These are The circle of the Zodiac, The Milky Way and the ring of the circumpolar stars. These actually cross each other’s paths in a manner of speaking and contain the majority of the constellations. It is far easier to learn the constellations of the Milky Way during the late summer and fall. This is because an arch appears high overhead which starts with Scorpius in the south. One will then note Sagittarius the Archer, Aquilla the Eagle, Cygnus the Swan, Cepheus, Cassiopeia and Perseus and Auriga rising to the northeast. Trying to view the Milky Way overhead in May is difficult as it does not sit overhead, it simply skirts the horizon in numerous directions. One can learn the constellations season by season as they appear and that makes it so much easier. In the summer, one can note Sagittarius, Scorpio, Libra and Virgo. Sagittarius and Scorpio are part of the Milky Way. These are easily located where the circle of the zodiac crosses the circle of the Milky Way.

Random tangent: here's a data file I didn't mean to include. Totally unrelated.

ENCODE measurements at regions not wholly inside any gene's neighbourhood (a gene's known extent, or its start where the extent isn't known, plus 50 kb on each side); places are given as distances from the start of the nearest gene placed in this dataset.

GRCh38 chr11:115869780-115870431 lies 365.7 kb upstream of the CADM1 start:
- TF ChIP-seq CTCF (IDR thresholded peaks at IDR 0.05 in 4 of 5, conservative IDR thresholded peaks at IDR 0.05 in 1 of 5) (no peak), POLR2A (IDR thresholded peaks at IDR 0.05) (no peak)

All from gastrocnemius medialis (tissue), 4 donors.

If you are looking for Taurus and Gemini, these are located where the circle of the Zodiac again crosses the Milk Way. In the fall, early evening stargazing will reveal Capricorn, Aquarius and Pisces. In the winter the skies will reveal Aries, Taurus and Gemini. The springtime has the constellations of Cancer, Leo and Virgo looking very elegant indeed. If you were seeking Pegasus, you will note that it appears to be galloping upside down along the Milky Way with Andromeda clutching its tail. Who was Andromeda? Andromeda was the daughter of Cepheus and Cassiopeia. Andromeda's mother believed that she and her daughter were far more beautiful than any of Poseidon's numerous nymphs. She began to taunt the God of the Seas until he decided enough was enough. Poseidon then punished the self centred mother by chaining her and her daughter naked to a rock. They were to be sacrificed to a sea monster.